What is HIV?
Known as Human Immunodeficiency Virus, HIV is a virus that affects the immune system. The virus attacks the white blood cells in the body making the person’s immune system weak and susceptible to other diseases such as tuberculosis. The number of white blood cells in the blood is called CD4 count.
How is the virus transmitted?
The infection is spread through exchange of body fluids (semen, vaginal discharge, blood) with an infected person. It is also transmitted through blood contact with contaminated blood. This may happen during blood transfusion. A mother may also pass HIV to her unborn baby either during pregnancy or child birth as well as during breast feeding. However, advancement in health technology has made it possible for infected mothers to successfully give birth to HIV free children.
Symptoms may or may not be present especially during the early stages of the infection. However, the infected my display flu-like symptoms. They are:
- Night sweats
- Muscle pains
- Sore throat
- Swollen lymph nodes
What are the stages of the infection?
The infection progresses in three stages:
This is the stage where the virus mass produces itself in the body. The CD4 count rapidly goes down. Ultimately your immune system responds in a way that fights the virus bringing the level down. This point is called the virus set point. Here, the CD4 count begins to rise, but it may not return the initial levels before the infection. Doctors will advise infected people to start on ARV treatment at this point.
During this stage, the virus is active but reduces in number of productivity. This stage does not have symptoms and lasts for a long time with treatment. Without treatment, this stage may last up to 10 years in an infected individual.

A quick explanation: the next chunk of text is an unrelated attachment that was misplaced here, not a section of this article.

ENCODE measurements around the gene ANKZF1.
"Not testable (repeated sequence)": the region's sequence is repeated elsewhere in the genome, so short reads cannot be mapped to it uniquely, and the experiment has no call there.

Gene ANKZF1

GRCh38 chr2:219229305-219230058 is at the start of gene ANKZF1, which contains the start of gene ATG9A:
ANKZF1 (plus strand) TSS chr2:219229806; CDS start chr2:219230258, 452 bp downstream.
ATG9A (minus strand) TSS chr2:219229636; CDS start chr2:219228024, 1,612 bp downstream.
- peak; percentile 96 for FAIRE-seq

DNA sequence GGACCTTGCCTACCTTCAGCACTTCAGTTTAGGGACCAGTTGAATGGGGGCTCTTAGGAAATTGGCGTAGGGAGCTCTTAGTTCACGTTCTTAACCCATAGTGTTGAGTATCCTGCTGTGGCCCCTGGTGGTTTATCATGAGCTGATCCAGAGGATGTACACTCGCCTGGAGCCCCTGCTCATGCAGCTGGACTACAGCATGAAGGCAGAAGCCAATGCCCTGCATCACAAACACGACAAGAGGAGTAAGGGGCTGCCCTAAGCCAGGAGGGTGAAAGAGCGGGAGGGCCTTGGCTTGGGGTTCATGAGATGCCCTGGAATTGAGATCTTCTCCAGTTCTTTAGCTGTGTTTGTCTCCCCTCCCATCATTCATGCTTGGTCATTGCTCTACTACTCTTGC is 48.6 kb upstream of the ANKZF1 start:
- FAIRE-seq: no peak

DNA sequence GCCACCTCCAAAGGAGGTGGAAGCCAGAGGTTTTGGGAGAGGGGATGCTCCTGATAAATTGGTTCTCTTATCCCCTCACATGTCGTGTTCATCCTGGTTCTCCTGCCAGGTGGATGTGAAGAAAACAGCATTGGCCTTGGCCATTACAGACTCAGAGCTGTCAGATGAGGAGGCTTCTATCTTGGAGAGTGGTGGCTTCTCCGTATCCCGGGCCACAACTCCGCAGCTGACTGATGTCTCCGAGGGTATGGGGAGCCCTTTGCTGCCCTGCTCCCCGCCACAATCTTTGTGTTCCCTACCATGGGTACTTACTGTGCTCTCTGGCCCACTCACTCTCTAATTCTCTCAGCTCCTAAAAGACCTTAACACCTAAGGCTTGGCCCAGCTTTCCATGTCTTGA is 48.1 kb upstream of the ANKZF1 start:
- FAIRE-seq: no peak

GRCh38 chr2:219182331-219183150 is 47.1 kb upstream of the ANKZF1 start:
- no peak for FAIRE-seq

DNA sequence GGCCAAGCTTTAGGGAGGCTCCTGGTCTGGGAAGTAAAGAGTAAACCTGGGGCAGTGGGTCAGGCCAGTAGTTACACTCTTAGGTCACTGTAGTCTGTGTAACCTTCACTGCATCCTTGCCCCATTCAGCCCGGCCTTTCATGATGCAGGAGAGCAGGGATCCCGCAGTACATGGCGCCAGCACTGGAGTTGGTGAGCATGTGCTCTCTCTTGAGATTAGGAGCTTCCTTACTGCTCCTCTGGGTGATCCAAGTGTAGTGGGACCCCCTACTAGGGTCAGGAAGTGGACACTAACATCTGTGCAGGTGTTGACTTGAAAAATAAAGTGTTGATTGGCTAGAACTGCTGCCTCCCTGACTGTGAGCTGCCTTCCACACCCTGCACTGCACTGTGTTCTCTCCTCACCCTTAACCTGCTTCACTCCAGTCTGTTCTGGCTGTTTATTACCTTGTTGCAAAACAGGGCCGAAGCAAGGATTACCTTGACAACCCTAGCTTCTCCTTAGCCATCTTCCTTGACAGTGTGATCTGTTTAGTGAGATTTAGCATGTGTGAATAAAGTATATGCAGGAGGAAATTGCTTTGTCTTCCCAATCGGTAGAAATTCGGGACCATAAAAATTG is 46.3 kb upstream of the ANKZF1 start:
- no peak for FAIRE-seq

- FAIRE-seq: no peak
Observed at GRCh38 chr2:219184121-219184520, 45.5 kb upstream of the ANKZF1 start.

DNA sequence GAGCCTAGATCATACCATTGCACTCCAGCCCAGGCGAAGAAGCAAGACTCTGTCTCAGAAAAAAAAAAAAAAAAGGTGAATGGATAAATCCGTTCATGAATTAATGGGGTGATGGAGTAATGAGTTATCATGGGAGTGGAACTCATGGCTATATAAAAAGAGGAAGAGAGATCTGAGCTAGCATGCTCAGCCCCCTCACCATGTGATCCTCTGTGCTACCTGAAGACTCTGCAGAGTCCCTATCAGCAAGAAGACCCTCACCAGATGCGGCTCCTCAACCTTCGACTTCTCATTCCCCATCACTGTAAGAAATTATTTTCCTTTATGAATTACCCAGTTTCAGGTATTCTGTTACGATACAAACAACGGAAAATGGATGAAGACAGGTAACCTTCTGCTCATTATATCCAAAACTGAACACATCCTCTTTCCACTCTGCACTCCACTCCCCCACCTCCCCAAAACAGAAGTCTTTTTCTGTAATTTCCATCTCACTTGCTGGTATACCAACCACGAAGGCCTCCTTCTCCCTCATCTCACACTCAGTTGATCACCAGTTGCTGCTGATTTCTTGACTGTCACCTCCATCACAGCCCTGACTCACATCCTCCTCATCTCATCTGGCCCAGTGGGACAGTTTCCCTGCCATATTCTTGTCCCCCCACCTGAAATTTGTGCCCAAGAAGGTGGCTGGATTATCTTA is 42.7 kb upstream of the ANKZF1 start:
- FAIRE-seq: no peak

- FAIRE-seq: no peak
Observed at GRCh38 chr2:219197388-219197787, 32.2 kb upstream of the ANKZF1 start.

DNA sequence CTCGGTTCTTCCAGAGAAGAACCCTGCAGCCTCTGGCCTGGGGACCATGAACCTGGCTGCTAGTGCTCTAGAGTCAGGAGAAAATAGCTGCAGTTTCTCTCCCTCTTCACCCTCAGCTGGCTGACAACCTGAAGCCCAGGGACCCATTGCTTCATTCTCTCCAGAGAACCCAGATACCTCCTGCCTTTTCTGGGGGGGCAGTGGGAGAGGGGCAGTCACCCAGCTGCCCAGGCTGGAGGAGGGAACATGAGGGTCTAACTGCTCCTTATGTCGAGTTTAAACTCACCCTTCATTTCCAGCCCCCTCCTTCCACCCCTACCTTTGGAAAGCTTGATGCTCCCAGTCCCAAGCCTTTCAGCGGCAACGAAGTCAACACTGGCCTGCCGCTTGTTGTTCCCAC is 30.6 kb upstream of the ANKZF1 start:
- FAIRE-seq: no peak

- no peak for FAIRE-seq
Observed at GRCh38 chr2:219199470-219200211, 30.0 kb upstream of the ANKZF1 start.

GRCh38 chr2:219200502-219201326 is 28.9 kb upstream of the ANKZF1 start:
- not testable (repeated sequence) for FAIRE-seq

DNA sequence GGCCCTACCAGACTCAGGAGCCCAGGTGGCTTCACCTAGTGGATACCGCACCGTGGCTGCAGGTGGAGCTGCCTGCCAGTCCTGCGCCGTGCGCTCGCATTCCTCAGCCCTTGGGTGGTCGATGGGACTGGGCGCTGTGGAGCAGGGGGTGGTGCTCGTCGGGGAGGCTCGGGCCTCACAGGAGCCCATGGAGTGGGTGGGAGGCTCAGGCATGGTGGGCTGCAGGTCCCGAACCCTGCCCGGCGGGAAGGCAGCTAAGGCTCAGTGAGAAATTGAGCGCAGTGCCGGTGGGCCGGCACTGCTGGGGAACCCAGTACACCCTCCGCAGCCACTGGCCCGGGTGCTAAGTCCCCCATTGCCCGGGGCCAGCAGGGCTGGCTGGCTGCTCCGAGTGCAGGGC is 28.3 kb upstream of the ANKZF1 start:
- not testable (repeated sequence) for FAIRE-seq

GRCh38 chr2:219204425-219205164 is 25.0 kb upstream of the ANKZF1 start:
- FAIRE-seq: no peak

The HIV virus if not treated leads to a condition known as Acquired Immune Deficiency Syndrome (AIDS). At this stage, an individual cannot get treatment for the condition but can only use medication called antiretroviral (ARV) to control it. Without ARVs, people typically live on an average of 3 years before they die.
How is HIV tested?
The only sure way to know if you are infected or not is by getting an HIV test from any STD testing center. Testing for the infection may also be done alongside testing for other sexually transmitted diseases. The blood test checks for the CD4 count in the blood.
Is HIV treatable?
When HIV progresses to the final stage of AIDS, there is no cure yet but numerous efforts have been done to control the condition and prolong the lives of those infected.
How to prevent A HIV infection?
One needs to abstain from sexual activities to prevent the infection via sexual contact. For the sexually active, they should use condoms during sexual intercourse. They should also go for frequent HIV testing. Even in the case of accidental exposure, occupational or non-occupational, HIV Post-exposure prophylaxis (PEP) treatment when given within 72 hours of exposure has a high chance of preventing an infection.
For women looking to be pregnant, a HIV test is mandatory to reduce chances of transmitting the infection to the unborn child. For those who use drugs, they should avoid sharing needles.